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One of the other, lesser known variables we want to tweak is the arena shape. We’re currently working with ideas on circular, octogonal, and oblong arena types in order to give the player a sense of constant forward motion as well as direct them in places we need them to go. We’ll narrow it down to just one of these types eventually, but that will come after some hands-on testing that we plan on doing later in the year.

James’ concept work has been geared to these criteria so we can get a clearer picture of what these arenas might look like.  As we progress further, the designs will become more and more focused, but it is always fun to see the initial concepts in production. 

As always I hope you enjoy the updates of Mad House Rodeo! Expect more updates/stories soon!

Bailey Wheatland
Director of Mad House Rodeo

MHR Dev Entry 2 - "The Dual-Grapple Mechanic"

Hey guys! It’s Bailey again back with more behind the scenes info on Mad House Rodeo! In MHR, the core mechanic will be that of a dual grappling hook system we have devised. With this system you can traverse in a way similar to Spider-Man and/or humans in Attack on Titan. This caters to the high octane action we are trying to achieve in the game. We’re trying to hit that Easy To Learn, Difficult To Master sweet spot. We want to give players a lot of freedom to navigate the game space in the way they see fit, while also allowing different styles of play to have good conflict and resolution. Hopefully, that is what will make the competitive nature of this game so entertaining.

Currently we just have one grapple in the test build, but stay tuned for more updates as we implement the second grappling hook soon!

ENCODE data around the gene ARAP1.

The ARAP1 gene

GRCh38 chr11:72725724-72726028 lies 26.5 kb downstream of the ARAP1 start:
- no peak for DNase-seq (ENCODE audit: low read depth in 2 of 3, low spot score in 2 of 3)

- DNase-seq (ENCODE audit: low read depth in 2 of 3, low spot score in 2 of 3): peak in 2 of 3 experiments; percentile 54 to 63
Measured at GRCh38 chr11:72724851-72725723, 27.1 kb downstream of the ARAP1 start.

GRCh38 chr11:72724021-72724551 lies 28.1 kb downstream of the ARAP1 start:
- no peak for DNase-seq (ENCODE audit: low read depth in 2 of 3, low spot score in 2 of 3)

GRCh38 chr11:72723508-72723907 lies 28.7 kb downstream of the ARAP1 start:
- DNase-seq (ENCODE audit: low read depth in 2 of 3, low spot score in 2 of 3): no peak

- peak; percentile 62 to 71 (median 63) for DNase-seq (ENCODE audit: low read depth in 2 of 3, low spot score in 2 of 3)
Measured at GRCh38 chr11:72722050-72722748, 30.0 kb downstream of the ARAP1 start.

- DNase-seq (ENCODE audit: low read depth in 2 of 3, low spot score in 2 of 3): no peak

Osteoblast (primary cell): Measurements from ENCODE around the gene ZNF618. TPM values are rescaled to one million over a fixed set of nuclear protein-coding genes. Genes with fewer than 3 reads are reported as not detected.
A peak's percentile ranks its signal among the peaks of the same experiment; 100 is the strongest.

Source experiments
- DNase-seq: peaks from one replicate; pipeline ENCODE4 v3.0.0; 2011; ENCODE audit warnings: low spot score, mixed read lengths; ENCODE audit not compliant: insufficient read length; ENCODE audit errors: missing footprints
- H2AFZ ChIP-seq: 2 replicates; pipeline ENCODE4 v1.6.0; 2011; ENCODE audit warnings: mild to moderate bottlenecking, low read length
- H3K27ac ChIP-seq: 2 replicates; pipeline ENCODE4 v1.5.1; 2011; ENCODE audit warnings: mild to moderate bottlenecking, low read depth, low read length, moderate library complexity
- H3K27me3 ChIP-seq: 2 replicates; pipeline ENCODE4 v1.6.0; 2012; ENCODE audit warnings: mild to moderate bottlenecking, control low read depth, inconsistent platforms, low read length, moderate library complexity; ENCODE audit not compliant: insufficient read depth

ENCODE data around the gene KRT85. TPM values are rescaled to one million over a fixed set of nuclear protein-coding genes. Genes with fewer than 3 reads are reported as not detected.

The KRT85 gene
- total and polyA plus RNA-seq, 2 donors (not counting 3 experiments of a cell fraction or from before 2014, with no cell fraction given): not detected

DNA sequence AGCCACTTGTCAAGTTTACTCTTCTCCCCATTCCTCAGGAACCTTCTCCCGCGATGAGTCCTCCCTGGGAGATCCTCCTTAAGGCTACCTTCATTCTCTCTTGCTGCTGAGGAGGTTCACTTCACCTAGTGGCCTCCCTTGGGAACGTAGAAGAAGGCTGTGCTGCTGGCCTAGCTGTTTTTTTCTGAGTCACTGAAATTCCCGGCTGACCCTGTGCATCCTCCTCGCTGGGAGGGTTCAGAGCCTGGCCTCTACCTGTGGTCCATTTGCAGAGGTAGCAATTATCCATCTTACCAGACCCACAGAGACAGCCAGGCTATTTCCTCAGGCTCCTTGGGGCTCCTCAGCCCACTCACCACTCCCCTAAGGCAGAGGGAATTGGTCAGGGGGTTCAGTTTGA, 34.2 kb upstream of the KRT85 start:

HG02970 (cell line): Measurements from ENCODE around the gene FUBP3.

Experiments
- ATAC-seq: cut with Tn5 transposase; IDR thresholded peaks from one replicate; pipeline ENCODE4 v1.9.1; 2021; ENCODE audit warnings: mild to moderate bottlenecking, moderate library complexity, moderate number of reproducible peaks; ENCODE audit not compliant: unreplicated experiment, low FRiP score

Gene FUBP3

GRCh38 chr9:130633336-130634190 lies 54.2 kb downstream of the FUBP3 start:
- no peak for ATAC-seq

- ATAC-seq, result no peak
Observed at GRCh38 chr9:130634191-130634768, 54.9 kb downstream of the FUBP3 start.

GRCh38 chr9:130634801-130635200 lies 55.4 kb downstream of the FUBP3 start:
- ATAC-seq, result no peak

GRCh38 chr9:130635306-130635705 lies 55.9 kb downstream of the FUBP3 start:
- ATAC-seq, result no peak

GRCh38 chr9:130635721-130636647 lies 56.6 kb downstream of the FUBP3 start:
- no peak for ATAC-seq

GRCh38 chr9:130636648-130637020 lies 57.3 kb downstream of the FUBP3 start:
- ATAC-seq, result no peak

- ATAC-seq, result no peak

All the best,

Bailey Wheatland
Director of Mad House Rodeo

MHR Dev Entry 1 - "Let the Mad House Begin"

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Hey there everyone! My name is Bailey Wheatland and I am the director of Mad House Rodeo. I also have other jobs on the team like co game designer and character artist. Mad House Rodeo was created with the intent of being a fun experience where players can release their inner animal while riding one. As people who love adrenaline fueled experiences and monsters, I hope you find this project to be the perfect marriage of the two. So stay tuned for more updates from the development team as we plunge deeper into production. Let the Mad House begin!

Sincerely,
Bailey Wheatland
Director of Mad House Rodeo

Step One - The Team

Hey folks! Welcome to the Devblog! We’re going to be talking about our latest project, Mad House Rodeo, over the next few months or years. First, let’s get you introduced to the team!
 

Bailey Wheatland - Director
Antonio Gil -  Designer
Jesse Humphry - Game Designer
Jeff Flynn - Programmer
Lloyd Quashie - Programmer
Lloyd Pabon - Environment Artist
James Masino - Concept Artist
David Jeka - Character TA
Juan Pablo Sierra - Animator


We’ll be talking about some stuff soon, so stay tuned!